Litzman downplays swine flu concerns
THE JERUSALEM POST
Israel does not, at this point in time, need to conduct a massive purchase of H1N1 vaccinations, as the antidote is currently not fully ready, Deputy Health Minister Ya'acov Litzman said on Wednesday, while admitting that professionals in his ministry are in favor of such a purchase in face of their prediction that one of four Israelis will contract swine flu over the winter.
Speaking on Army Radio, Litzman maintained that Tamiflu, an anti-viral drug that reduces the risk of complications, is sufficient means for dealing with the spreading epidemic.
"There is currently no vaccination going on in Israel," Litzman said. "We would be prepared to invest a lot of funds into it, but there is simply no need. And besides, by the time the vaccination would arrive, the winter will already have passed."
Litzman addressed fears within the professional ranks of his office, according to which if Israel does not hurry up and order the vaccination, the stock will already be exhausted by orders placed by other Western countries.
"There is no point in putting money into a vaccination, without definite knowledge of its efficiency. While the assessment that many people will contract the virus in the winter may prove correct, there is no need to worry - there are antidotes, and the illness is mild," he said.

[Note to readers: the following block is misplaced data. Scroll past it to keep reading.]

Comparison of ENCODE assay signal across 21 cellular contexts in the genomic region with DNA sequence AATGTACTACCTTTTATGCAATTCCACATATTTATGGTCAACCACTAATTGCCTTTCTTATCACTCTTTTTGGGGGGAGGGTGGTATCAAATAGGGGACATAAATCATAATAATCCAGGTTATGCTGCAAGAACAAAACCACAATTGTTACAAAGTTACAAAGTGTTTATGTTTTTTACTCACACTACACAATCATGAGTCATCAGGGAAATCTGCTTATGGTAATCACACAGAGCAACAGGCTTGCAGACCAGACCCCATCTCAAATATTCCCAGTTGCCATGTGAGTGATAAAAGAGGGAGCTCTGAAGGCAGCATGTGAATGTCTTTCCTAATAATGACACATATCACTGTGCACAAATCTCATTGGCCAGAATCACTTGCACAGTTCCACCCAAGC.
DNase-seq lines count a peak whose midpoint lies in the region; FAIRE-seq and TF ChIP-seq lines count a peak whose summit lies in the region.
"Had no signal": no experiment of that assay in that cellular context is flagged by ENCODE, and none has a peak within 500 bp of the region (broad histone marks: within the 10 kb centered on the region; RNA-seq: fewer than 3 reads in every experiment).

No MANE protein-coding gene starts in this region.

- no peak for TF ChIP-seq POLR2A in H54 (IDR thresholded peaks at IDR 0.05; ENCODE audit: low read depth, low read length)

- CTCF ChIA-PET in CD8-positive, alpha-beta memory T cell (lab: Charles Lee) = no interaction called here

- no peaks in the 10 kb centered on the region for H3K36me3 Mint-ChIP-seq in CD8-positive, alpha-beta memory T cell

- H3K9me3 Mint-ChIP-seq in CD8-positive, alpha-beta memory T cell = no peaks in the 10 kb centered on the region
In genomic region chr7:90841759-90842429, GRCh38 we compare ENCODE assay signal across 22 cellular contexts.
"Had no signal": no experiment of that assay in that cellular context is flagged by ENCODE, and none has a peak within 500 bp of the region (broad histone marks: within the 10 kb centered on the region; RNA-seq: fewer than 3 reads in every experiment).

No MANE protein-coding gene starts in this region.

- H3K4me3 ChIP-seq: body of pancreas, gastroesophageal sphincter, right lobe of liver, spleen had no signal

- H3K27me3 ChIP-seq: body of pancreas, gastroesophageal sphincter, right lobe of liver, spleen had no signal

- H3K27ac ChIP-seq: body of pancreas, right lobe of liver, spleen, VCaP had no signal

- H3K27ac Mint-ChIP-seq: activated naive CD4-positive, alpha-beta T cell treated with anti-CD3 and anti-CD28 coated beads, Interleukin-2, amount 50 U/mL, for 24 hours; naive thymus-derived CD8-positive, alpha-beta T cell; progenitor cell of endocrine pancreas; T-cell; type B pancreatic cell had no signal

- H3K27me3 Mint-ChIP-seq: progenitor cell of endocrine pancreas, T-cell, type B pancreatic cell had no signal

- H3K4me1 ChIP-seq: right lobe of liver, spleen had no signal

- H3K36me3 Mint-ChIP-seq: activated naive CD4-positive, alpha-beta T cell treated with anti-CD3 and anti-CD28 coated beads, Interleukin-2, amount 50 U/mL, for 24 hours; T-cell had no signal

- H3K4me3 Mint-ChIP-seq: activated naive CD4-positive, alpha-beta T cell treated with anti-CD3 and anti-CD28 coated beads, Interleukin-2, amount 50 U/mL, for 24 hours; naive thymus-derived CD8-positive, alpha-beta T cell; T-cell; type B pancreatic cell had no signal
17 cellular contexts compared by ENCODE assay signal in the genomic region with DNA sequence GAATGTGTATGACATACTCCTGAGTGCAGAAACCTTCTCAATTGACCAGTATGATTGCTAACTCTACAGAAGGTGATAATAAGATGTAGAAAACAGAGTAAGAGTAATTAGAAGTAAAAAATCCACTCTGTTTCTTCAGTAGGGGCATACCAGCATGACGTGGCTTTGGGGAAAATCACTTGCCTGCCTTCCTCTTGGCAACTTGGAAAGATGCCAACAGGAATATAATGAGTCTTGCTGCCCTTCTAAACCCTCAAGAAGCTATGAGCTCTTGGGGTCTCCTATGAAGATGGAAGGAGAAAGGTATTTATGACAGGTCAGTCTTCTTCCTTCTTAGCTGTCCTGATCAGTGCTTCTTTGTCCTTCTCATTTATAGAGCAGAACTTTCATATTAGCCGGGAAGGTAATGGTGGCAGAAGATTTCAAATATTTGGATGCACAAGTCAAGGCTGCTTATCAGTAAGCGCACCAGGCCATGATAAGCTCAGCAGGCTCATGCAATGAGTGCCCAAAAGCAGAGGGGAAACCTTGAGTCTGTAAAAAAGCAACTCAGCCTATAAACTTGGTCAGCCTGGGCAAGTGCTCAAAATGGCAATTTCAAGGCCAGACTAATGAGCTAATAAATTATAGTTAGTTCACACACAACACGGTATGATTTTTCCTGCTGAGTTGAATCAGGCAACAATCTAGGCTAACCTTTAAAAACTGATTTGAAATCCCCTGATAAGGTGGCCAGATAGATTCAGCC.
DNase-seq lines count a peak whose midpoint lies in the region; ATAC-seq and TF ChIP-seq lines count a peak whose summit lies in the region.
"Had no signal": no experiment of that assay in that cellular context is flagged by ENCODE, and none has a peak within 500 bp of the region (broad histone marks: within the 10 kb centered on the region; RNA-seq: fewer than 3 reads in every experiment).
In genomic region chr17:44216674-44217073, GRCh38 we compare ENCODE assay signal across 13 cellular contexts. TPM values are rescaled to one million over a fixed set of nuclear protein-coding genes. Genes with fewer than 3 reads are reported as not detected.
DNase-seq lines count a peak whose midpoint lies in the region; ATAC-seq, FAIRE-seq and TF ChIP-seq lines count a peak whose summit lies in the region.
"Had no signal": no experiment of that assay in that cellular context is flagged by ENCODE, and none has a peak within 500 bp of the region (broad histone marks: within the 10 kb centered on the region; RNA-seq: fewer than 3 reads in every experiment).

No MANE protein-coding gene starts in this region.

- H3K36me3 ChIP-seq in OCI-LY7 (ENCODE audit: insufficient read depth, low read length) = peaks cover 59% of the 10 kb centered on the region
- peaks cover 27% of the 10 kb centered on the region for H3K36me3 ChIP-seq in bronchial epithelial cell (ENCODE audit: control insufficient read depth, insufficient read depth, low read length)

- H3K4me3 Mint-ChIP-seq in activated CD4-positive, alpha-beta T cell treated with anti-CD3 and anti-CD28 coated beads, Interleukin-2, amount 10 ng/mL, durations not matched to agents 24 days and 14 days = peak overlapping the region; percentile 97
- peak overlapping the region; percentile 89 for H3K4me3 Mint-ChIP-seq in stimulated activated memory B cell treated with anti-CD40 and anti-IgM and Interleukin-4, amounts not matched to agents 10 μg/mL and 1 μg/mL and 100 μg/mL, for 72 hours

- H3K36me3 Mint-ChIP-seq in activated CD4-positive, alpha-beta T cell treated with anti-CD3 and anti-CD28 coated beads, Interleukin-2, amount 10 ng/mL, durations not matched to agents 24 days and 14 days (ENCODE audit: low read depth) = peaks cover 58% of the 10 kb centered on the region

On Monday, the Health Ministry announced the first patient to die of complications of the H1N1 virus in Israel.
The man, 35, died at Josephthal Hospital in Eilat over the weekend. He had been described by the ministry as "overweight and a heavy smoker" because of a 30 body-mass index and having smoked one-and-a-half packs of cigarettes a day for years, but the family has filed a malpractice suit, claiming his case was "not treated seriously enough" at the southern government hospital.
So far, about 1,500 cases - about 30 or 40 new cases a day - have been reported in Israel. Others have gone unreported, with people who feel unwell just staying at home and not going to their doctors.
Litzman's ministry is planning a public education campaign for the autumn to reduce prevalence of the flu and to encourage vaccination against conventional influenza, which could combine with H1N1 virus.
Judy Siegel contributed to this report.